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Understanding political anger

By   Follow Me on Twitter     Message Don Smith       (Page 1 of 2 pages)     Permalink    (# of views)   21 comments

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If you're a psychotherapist, I know how you can make big bucks: specialize in political anger management. Hold workshops, seminars and group therapy for people angry about politics. Do research on political anger. Interview people.

Ask questions like: How often are you angry about politics? Do you lose sleep about politics? Have you taken drugs to soothe your political nerves? Have you quarreled with with neighbors, friends, coworkers, or relatives about politics? How many hours a day do you spend reading political blogs and news stories? Has political anger ruined your serenity? Has political anger polluted your spiritual life?

Anger, like religion, used to be a private matter. People used to handle their anger and their religious faith privately. Nowadays, faith and anger are front and center in politics. It's as if personal psychological issues are being played out on the world stage.

For many people, political activism is their life, or their main hobby. This is true for both progressives and conservatives. Such activism necessitates a pretty extreme commitment to the cause, which implies anger at the opponents.

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Until recently, only political junkies spent time on politics. Nowadays, tens of millions of Americans are active in politics.

Not that they necessarily have a positive influence.

Of course, there have always been war, mismanagement, corruption, injustice, and discontent, and so people have always been angry. But the anger nowadays seems more extreme. People are angry at more things: government, political parties, the media, abortion, gays, economic inequality, injustice, torture, war, and corporations. See this article. People are just angrier, and the nation is more divided -- between progressives and conservatives, between secular people and religious people, and between the haves and the have-nots.

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Many progressives suffered crushing emotional damage when Gore lost in 2000, when Kerry lost in 2004, when Congress voted to fund Bush's Iraq escalation in 2007, when Congress failed to hold Bush and others accountable in 2008, when Obama disappointed their high expectations of him, and when the House voted to defund abortion in the recent health care bill.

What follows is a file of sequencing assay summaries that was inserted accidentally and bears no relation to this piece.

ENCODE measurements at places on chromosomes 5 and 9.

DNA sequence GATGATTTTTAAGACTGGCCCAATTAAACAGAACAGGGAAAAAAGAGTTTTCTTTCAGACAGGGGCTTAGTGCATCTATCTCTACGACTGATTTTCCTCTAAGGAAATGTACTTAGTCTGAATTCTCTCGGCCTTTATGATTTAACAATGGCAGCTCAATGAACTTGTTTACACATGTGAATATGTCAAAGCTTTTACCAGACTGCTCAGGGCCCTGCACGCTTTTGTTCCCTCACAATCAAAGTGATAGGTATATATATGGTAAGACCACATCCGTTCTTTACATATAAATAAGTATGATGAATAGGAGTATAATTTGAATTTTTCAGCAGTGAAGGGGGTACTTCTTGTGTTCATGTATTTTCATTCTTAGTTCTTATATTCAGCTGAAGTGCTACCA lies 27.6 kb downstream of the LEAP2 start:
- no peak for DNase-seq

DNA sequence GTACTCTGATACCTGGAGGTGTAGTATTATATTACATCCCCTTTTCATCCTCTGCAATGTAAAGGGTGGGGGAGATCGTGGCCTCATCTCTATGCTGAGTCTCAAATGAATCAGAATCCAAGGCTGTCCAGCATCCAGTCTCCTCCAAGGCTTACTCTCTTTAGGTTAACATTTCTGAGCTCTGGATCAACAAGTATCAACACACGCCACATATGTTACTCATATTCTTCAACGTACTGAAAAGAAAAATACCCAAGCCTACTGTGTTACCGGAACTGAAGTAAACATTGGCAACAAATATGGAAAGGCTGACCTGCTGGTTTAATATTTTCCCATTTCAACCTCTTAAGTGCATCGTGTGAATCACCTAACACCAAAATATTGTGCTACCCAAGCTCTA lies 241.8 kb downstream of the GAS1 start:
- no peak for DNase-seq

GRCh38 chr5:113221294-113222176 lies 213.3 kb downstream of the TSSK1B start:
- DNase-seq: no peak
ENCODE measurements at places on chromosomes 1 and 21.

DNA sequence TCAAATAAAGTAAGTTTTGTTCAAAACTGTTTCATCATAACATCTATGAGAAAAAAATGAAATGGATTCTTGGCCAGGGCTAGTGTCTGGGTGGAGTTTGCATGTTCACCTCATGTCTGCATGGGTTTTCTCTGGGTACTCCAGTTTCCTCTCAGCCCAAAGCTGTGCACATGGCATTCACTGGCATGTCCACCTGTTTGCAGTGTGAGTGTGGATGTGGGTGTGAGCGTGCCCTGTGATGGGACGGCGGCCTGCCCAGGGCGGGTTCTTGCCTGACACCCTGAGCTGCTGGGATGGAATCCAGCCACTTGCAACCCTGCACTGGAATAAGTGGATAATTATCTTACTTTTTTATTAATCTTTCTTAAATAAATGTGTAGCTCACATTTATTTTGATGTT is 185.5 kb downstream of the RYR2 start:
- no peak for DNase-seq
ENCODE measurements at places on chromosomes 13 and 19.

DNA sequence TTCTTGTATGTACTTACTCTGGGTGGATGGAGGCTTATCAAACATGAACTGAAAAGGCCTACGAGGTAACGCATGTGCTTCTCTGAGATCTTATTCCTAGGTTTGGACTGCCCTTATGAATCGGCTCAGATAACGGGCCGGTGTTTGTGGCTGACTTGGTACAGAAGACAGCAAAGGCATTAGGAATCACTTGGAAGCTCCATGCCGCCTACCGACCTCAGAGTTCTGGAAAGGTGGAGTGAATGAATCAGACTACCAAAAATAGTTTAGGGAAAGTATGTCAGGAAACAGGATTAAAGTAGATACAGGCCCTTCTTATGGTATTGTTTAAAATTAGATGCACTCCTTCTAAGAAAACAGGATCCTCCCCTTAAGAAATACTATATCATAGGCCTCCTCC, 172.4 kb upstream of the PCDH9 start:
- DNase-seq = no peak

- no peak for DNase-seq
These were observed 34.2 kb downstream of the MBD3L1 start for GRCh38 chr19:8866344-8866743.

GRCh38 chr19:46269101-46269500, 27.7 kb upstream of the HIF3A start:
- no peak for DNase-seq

I suppose many conservatives rent their hair in despair when Obama won the 2008 election.

I suppose, too, that the increase in anger is to be expected, given that things haven't been going well in America lately. The nation is in decline, mostly due to the extreme mismanagement, corruption, and stupidity of the Bush Administration and its supporters in Congress and the media. I'm tempted to add "cruelty" or "evilness" to the list of characteristics in the previous sentence, but it's possible that those responsible for the mess sincerely thought they were doing the right thing. That's a subject of another essay.

The scary thing is that, having wrecked nearly everything, Republicans may get away with laying the blame on President Obama and the Democrats, who, you gotta admit, haven't done a good job at holding the Republicans accountable or at changing the way things are done. The Dems seem to be bending over backwards to help the GOP. :)

Well, one alternative to anger is depression and withdrawal, or apathy. Maybe there are even more people following that route than those that follow the anger route, but you just don't hear about the depressed, withdrawn people.

Bad as things are in the US, you have to admit that in many countries overseas, things are even worse: war, corruption, extreme poverty, inflation, and injustice. Maybe people have no right to be angry. I mean: other than possibly motivating constructive activism, anger seems pretty destructive. People who are angry probably believe that they are entitled to the world treating them fairly. Is that a reasonable expectation? Shouldn't we rather be shocked when humans treat other humans well?

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Angry people are unpleasant to be around, and so I bet there are many friendless political activists -- both on the Left and the Right.

On the other hand, angry people like being with other like-minded angry people, so they can kvetch together about what angers them. Sometimes I think that the main function of blogs like OpEdNews is to be a venting place for peoples' anger.

It's a truism of pop psychology that people who have excessive anger tend to project their own problems onto others. They blame others when they should learn to take responsibility for their own happiness. In other words, often anger is misdirected. It's a defense mechanism. It's unspiritual, maybe. Can you meditate (or pray) when you're filled with anger?

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DFA organizer, Democratic Precinct Committee Officer, writer, and programmer. My op-ed pieces have appeared in the Seattle Times, the Seattle Post-Intelligencer, and elsewhere. See and for my writing, my (more...)

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